But the story is more complex than that -- partly because of confusion surrounding Einstein's true wishes and partly because so much time has passed.

Maureen Smyth, assistant director of the Historical Society of Princeton, says that, in fact, Einstein's will "has nothing in it -- contrary to stories I was told when I first came to Princeton -- that specifically prohibits the use of his home, any kind of public memorial, or so on."

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Even so, Ms. Smyth says, Einstein was certainly a man who valued his privacy; indeed, one of the things that attracted him to Princeton was the lure of solitude, something he could scarcely achieve in Berlin, his previous home. "Einstein most definitely, in private and in public, discussed his frustrations with media, and even the demands on his time from ordinary people. . . . So I think he struggled with that kind of intrusion that happens regularly for any public figure."

But Ms. Smyth points out -- and many Einstein admirers agree -- that the passing of five decades offers a new perspective. As a man, he valued his privacy, but he is now also a historical figure, and, as she puts it, "history belongs to everyone."

"I think for so long, Princetonians had to be protective over Einstein and his privacy," Ms. Smyth says. "It was not uncommon for people to just go up to his front door, and knock on it, and demand an audience, or stop him on the street as he was walking home. And I think this sort of bothered people because they knew it bothered him -- this kind of invasion of privacy. . . . And I think this need to protect his privacy carried over even after death."

But now the tide is beginning to turn, she says. "People are realizing that history has its own weight, and its own force, and that people will be coming to Princeton from all over the planet to understand Einstein better."

Gillett Griffin, one of the few remaining Princetonians who actually remembers Einstein, agrees. A retired art curator and librarian, Mr. Griffin met Einstein through an older colleague named Johanna Fantova, whom Einstein had known in Germany (she may have been his last intimate companion). Through Ms. Fantova, Mr. Griffin found himself in Einstein's inner circle of friends.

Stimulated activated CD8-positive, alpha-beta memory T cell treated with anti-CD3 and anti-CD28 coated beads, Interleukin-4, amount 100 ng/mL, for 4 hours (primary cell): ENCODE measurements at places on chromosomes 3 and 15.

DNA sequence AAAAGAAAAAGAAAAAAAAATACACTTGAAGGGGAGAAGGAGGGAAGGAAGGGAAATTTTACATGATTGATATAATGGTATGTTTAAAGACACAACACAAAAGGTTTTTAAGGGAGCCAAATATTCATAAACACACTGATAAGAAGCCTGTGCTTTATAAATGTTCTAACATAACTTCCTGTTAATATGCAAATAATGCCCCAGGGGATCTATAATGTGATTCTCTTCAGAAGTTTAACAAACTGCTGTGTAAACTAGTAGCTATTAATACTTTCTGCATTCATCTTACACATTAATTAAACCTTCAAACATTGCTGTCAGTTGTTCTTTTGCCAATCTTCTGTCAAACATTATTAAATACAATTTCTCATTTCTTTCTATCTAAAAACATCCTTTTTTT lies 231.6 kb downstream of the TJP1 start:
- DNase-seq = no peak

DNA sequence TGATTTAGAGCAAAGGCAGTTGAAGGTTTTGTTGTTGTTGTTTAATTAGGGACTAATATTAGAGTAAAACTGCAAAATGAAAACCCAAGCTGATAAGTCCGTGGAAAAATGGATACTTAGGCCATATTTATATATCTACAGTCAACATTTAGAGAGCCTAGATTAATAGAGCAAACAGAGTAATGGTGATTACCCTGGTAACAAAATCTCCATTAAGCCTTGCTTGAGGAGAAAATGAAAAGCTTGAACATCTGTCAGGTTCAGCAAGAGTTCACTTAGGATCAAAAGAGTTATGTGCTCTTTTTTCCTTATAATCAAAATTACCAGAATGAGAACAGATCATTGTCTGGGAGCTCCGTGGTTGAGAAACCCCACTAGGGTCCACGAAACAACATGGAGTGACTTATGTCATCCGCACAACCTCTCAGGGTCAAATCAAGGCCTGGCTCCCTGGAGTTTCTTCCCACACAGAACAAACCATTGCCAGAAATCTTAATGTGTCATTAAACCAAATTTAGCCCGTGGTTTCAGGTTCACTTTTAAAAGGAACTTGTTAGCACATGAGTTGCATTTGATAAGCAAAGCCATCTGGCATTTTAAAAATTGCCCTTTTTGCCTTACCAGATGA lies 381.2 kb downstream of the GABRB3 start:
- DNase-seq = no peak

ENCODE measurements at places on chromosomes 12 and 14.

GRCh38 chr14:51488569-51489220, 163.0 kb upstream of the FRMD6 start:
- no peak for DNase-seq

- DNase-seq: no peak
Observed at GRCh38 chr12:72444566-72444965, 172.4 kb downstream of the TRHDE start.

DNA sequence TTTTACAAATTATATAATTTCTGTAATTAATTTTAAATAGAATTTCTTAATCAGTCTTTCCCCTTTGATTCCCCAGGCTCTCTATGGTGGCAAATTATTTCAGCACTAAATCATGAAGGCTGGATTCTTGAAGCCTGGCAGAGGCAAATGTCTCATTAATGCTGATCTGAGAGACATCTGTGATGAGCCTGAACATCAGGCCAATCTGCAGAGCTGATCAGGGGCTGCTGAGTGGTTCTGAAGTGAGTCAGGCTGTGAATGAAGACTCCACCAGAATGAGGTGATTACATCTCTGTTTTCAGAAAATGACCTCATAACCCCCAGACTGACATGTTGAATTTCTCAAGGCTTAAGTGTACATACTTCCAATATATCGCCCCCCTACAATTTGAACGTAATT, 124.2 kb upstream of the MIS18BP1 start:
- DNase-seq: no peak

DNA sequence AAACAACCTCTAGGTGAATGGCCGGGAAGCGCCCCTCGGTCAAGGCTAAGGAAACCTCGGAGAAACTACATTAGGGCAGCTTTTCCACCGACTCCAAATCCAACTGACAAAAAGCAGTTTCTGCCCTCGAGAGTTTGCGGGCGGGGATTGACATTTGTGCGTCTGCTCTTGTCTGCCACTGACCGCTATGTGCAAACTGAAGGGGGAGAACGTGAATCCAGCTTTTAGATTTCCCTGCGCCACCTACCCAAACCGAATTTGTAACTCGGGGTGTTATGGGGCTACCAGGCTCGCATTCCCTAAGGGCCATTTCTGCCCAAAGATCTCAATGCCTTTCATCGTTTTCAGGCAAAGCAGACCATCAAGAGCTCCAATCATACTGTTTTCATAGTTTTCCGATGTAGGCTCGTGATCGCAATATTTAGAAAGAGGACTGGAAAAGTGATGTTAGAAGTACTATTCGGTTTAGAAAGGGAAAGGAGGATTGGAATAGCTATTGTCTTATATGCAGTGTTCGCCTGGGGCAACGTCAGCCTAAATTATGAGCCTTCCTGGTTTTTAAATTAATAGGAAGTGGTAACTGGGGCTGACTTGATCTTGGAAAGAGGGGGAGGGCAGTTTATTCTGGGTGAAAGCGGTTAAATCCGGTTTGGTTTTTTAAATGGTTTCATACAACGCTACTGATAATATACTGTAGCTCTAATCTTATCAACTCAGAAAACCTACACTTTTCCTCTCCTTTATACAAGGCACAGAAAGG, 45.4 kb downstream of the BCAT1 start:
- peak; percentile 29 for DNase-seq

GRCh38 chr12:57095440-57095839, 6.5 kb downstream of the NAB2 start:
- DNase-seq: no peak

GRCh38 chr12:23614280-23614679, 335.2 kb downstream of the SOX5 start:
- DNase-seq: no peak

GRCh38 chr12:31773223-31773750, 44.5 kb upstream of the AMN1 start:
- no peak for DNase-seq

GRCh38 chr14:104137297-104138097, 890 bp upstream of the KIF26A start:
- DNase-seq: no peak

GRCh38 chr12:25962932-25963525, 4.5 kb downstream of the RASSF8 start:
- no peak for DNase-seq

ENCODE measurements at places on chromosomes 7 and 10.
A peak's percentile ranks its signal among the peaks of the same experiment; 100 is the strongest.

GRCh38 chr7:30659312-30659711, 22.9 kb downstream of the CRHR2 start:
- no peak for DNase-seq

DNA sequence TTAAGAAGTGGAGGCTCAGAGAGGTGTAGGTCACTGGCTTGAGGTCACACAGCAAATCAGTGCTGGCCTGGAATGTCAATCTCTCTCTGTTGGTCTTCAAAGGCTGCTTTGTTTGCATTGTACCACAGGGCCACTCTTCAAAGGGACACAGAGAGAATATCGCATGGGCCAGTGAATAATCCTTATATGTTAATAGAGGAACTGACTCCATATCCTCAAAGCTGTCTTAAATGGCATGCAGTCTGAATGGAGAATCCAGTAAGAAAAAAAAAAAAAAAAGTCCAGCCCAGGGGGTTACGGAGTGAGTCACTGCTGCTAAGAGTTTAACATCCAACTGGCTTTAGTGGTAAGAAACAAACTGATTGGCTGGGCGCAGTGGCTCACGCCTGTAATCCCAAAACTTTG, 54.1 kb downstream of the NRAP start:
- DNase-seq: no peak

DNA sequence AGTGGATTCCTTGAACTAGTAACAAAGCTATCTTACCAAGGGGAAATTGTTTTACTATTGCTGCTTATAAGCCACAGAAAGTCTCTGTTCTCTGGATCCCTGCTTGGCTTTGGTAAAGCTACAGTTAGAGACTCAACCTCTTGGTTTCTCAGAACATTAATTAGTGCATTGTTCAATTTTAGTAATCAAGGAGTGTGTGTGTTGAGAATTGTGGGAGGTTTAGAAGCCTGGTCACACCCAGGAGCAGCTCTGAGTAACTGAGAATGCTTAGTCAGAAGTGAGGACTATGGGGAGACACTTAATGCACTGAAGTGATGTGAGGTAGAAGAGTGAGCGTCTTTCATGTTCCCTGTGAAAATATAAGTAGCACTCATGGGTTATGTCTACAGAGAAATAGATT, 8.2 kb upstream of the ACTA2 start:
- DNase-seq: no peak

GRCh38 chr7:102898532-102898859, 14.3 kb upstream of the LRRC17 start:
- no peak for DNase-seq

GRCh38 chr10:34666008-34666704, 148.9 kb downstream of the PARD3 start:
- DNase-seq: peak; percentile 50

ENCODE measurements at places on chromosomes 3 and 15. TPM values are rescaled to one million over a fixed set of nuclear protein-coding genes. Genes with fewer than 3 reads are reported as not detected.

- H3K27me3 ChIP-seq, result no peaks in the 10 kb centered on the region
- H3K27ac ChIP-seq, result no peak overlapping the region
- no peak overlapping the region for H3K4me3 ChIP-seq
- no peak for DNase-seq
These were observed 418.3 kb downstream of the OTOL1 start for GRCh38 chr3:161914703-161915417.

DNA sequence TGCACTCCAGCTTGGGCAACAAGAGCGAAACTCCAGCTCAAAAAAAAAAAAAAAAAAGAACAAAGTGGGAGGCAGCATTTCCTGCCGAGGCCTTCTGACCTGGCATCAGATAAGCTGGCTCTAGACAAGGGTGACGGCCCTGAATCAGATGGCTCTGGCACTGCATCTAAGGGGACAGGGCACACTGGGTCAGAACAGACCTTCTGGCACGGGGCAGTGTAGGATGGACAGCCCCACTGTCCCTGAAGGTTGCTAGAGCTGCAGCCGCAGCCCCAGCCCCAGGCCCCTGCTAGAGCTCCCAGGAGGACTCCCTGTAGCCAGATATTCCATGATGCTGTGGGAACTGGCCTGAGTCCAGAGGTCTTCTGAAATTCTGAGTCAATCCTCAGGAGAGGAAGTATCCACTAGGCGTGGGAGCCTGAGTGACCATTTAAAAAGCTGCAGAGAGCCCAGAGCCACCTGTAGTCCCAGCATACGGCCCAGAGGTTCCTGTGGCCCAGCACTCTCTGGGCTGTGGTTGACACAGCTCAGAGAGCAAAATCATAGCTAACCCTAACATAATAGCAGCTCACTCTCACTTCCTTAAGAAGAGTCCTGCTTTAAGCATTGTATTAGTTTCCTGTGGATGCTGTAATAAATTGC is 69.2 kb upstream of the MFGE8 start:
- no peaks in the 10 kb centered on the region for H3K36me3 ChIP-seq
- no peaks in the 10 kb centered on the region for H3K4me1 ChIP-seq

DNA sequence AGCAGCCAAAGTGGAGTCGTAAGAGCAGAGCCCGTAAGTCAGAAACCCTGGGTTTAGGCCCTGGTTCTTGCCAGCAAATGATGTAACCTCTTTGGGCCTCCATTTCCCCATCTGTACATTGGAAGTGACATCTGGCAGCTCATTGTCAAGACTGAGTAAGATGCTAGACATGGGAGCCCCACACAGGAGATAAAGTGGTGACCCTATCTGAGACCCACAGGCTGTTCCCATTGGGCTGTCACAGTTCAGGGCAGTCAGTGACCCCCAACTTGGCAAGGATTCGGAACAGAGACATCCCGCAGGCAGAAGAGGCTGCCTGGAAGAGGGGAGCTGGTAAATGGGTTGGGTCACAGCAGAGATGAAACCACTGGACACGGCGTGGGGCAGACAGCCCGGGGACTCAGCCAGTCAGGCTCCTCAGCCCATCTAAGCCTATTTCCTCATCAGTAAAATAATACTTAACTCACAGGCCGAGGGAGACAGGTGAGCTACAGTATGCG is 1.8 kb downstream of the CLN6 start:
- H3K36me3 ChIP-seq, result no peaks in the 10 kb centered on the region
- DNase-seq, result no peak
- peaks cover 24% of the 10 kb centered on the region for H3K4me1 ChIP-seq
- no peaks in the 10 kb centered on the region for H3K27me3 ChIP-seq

As Mr. Griffin sits in his living room five decades later -- surrounded by dozens of ancient sculptures and artifacts, the results of a lifetime of collecting -- he can still recall each encounter with Einstein as if it were yesterday. On one occasion, Einstein demonstrated a wind-up toy bird; it climbed the hallway mirror with suction-cup feet until it reaching the top, when it fell into his outstretched hands.

But most of all, Mr. Griffin remembers Einstein's warmth and compassion. And he understands why people around the world would want to pay tribute to such an iconic figure.

"I feel very deeply about this," he says. "An awful lot of people want to come and breathe the air that Einstein breathed, and just walk the ground that Einstein walked. And they come here to look for something. And at the moment there's almost nothing."

Like Dr. Benarde and Ms. Smyth, Mr. Griffin believes that this year's anniversaries are an appropriate occasion to give Princeton a dignified memorial to the man Time magazine called the Person of the Century.

"He belongs to the world," he says. "And I think Princeton was a part of Einstein, and Einstein was a part of Princeton. And I think there's got to be a place where people can come, just to feel that they've touched some part of what Einstein was."

Science journalist Dan Falk has spent much of the past year investigating Albert Einstein's world, and is working on a number of radio documentaries on Einstein's life and work.